Interior decorating was eclectic, running from a spare Mission aesthetic to Jazz Age color and luxury. Like so many revival homes of the time, furnishings were a pleasant mix of the vernacular with conventional American standards. Period photographs of the finer houses reveal carved and painted wood ceilings, tiled interior and exterior patios, antique furnishings from Spain, and imported wrought-iron light fixtures. Yet in the living room there might be wing chairs, in the bedroom a Victorian walnut bedstead. Tile, painted accents, and fabrics brought vivid color. Moorish patterns are often in evidence. Rustic, wicker, iron, and Mission/Craftsman oak furnishings fill out many rooms.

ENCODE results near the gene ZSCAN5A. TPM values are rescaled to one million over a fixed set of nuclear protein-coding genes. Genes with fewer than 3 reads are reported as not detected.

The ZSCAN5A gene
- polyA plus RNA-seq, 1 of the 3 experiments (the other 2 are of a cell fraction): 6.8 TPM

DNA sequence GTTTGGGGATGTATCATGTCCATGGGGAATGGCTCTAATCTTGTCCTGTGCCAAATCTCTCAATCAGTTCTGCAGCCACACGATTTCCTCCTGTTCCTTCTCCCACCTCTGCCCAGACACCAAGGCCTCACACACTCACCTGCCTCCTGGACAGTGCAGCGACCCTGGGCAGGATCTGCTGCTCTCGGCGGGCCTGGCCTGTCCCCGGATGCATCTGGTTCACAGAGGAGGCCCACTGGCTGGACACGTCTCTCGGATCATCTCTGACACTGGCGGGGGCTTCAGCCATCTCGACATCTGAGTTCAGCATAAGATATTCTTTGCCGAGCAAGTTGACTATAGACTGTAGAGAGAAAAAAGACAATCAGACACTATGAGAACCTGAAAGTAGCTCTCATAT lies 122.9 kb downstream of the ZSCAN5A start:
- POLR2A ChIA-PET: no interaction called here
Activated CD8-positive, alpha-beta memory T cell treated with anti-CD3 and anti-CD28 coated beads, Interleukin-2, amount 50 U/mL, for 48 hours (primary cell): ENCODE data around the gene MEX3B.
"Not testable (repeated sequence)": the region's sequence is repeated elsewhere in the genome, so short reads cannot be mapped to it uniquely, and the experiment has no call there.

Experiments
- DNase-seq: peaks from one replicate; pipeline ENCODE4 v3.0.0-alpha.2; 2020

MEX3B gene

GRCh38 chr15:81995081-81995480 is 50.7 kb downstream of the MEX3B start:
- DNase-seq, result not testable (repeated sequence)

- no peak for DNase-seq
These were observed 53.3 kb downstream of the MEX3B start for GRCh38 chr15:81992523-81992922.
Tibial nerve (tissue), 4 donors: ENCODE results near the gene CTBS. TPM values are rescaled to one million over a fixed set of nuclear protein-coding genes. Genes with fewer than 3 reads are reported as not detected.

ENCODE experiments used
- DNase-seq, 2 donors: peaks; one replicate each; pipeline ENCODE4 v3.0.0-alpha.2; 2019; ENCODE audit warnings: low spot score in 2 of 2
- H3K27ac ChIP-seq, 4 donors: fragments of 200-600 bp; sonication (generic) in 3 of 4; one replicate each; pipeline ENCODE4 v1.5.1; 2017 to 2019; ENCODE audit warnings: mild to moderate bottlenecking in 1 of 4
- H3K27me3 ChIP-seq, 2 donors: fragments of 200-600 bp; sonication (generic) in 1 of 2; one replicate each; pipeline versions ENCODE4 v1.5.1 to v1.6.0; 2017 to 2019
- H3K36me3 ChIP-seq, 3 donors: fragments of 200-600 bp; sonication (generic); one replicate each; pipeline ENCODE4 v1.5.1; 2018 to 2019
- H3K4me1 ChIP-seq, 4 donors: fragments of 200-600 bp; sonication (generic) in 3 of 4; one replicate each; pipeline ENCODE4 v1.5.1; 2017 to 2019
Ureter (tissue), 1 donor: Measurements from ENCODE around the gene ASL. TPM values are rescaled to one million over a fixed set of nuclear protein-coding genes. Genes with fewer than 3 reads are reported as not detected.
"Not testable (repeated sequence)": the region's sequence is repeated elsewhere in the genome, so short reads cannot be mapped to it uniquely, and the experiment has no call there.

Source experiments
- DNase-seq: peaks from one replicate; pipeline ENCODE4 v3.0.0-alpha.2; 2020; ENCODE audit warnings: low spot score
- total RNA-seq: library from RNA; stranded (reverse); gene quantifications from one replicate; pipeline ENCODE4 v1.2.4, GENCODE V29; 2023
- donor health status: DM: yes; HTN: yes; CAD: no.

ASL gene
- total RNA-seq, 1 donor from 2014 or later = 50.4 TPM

Mission Revival (1882–1915)


Mission Revival illustration.

Rob Leanna

The earliest wave grew out of a preservation movement that began in the 1880s. Designers and builders adapted easily recognized motifs from early Spanish–American adobe church buildings in California. Look for red-tile roofs and smooth stucco accompanied by curvaceous “mission” parapets or dormers. Spanish Baroque ornament may decorate walls or door surrounds. A “bell tower” appears on some examples. Also popular for theaters, civic buildings, and railroad stations, the Mission style had lost momentum by 1920.  

Pueblo Revival Style (1910–1940)

Pueblo Revival Style illustration.

Rob Leanna